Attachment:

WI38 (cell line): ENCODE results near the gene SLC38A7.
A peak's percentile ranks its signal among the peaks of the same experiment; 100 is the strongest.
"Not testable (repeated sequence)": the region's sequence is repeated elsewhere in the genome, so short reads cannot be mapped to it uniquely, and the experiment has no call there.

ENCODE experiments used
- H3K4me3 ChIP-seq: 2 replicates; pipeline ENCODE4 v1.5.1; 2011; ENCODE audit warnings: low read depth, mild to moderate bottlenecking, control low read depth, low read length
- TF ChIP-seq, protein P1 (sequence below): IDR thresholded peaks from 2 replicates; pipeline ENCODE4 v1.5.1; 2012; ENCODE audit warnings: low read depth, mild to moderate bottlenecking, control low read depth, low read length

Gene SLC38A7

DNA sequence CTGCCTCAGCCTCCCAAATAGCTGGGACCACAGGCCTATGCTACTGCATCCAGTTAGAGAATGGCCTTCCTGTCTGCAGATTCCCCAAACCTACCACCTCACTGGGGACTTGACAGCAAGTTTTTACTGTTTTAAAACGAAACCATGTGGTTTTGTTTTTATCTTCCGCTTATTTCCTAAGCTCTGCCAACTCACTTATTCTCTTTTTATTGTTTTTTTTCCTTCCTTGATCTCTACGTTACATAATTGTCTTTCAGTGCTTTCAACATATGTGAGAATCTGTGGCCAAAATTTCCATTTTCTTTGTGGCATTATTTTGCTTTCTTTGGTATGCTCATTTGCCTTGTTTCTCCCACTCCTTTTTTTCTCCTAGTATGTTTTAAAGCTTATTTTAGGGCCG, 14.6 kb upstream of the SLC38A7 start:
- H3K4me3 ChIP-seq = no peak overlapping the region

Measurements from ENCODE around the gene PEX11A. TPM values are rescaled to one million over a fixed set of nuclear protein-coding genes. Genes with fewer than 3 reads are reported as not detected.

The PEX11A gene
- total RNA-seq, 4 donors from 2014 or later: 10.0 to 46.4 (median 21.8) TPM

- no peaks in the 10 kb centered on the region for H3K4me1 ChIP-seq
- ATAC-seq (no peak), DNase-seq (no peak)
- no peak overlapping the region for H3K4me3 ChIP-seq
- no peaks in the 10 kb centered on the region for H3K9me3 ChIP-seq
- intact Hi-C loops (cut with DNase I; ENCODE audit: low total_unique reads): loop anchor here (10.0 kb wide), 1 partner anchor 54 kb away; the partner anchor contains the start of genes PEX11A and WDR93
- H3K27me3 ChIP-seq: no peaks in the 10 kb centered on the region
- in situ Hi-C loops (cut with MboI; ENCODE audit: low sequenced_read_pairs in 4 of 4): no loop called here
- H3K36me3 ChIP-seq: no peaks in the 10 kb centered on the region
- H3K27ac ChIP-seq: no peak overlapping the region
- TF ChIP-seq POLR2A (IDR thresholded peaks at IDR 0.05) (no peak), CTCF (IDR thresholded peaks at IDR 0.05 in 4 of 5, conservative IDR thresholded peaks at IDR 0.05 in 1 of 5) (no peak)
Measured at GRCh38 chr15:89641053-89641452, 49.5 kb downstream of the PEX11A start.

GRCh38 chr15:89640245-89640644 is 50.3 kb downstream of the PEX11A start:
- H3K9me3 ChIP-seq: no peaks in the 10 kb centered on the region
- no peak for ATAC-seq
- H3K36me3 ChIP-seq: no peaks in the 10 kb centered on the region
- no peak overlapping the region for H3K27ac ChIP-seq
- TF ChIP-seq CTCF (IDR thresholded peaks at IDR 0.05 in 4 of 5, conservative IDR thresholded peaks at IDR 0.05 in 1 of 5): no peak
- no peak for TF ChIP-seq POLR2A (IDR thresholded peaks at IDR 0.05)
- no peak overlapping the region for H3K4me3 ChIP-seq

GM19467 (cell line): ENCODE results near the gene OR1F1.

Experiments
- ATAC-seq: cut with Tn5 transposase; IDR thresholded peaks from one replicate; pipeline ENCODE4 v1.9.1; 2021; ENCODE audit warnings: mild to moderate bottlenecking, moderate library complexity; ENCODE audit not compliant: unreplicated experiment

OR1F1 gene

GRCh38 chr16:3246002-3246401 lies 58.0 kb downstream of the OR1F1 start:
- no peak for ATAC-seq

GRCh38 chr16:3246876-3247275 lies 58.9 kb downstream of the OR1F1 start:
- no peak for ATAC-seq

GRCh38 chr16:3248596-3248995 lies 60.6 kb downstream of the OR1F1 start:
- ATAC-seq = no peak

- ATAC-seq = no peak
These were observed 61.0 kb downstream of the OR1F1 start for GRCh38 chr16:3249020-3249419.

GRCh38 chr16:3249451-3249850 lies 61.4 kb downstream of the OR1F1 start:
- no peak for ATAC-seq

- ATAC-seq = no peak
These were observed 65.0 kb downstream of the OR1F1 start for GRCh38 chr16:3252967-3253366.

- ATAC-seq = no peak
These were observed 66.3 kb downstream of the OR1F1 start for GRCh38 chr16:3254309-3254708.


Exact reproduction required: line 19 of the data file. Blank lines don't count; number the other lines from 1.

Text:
- in situ Hi-C loops (cut with MboI; ENCODE audit: low sequenced_read_pairs in 4 of 4): no loop called here